Energy Omnibus: What it Does, How it Costs You

What will Virginians see due to the Virginia Clean Economy Act? “Lots and lots of solar,” said the patron, Del. Richard Sullivan, D-Arlington. Higher bills, added the State Corporation Commission.

By Steve Haner

The General Assembly adopted Governor Ralph Northam’s clean energy package Tuesday, with party-line votes in both the House of Delegates and Virginia Senate. Two House Democrats joined the Republicans in opposing the House version.

House Bill 1526 and Senate Bill 851 appear identical but amendments were being adopted at the last minute. Now that they have crossed over to the other chamber, they likely will become identical.  And expect furious efforts to recruit some Republican votes in favor, as this new vision for Virginia’s energy economy will be disruptive, expensive and politically explosive.

Using the House version as it passed, here is a tour of some (not all) highlights, with line references so you can follow on this PDF version of the engrossed bill. If you want to see it without line numbers, but with highlighting of the new language instead, look here. For that I’ve used the Senate bill.

The bill overrides State Corporation Commission authority to look out for consumers in too many places to count, but you’ll find the clearest and most important example of that on line 1399 of the House bill. 

Notwithstanding the provisions of subsection C or D of § 56-585.1 or any other provision of law, each Phase I or Phase II Utility shall procure zero-carbon electricity generating capacity as set forth in this subdivision and energy storage resources as set forth in subdivision E.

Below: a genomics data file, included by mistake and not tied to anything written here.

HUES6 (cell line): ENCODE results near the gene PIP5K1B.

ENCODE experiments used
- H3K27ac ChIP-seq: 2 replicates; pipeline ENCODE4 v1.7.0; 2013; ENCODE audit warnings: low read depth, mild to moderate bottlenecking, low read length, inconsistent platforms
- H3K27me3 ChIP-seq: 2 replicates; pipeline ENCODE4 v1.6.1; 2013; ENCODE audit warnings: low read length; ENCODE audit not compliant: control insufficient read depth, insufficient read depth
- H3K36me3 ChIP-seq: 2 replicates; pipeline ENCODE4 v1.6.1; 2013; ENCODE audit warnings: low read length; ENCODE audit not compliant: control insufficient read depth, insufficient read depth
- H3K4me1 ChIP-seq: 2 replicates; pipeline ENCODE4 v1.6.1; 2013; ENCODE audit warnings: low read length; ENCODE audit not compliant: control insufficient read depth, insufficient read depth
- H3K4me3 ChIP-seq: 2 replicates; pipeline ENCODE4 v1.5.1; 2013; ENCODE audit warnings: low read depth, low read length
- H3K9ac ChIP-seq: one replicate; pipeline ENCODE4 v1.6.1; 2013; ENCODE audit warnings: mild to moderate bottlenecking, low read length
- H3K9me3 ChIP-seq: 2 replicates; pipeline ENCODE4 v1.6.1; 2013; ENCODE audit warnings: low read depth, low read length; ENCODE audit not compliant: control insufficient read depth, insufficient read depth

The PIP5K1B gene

Subsections C and D of that Code provision are crucial statements of the SCC’s authority, in C its authority over rates and in D its ability to accept – or reject – proposed investments or expenses as being reasonable and prudent. The language in subsection D goes back to the original 2007 revision of the regulatory process, and since 2007 Dominion Energy Virginia has sought more than once to eliminate or weaken it. With that “notwithstanding” in this bill, it is simply negated. That alone rated a “nay” vote.

One person who will remember that language well is former senator and now Dominion lobbyist John Watkins, who helped me save that provision (in 2013, I think) while he was chairman of Senate Commerce and Labor. Well, that was then, and this is now. Dominion will be building all this wind and solar generation with the SCC completely handcuffed.

The bill all but mandates construction of 2,600 to 5,200 megawatts of offshore wind. The main elements of that start on line 1195, with references sprinkled elsewhere. The bill continues to require that the project expenses “shall be presumed to be reasonably and prudently incurred” (line 1209) if the utility meets some easy hurdles. The “cost cap” set is based on the levelized cost of energy of a very expensive gas peaking plant. It means we could be paying three or four times as much for offshore wind electrons as New England utility customers.

At the very end of the bill, in line 2026, the SCC is granted authority to review increases in costs for the offshore wind or the other elements of the renewable portfolio standard, but only increases. In setting up the initial programs, the utility has carte blanche.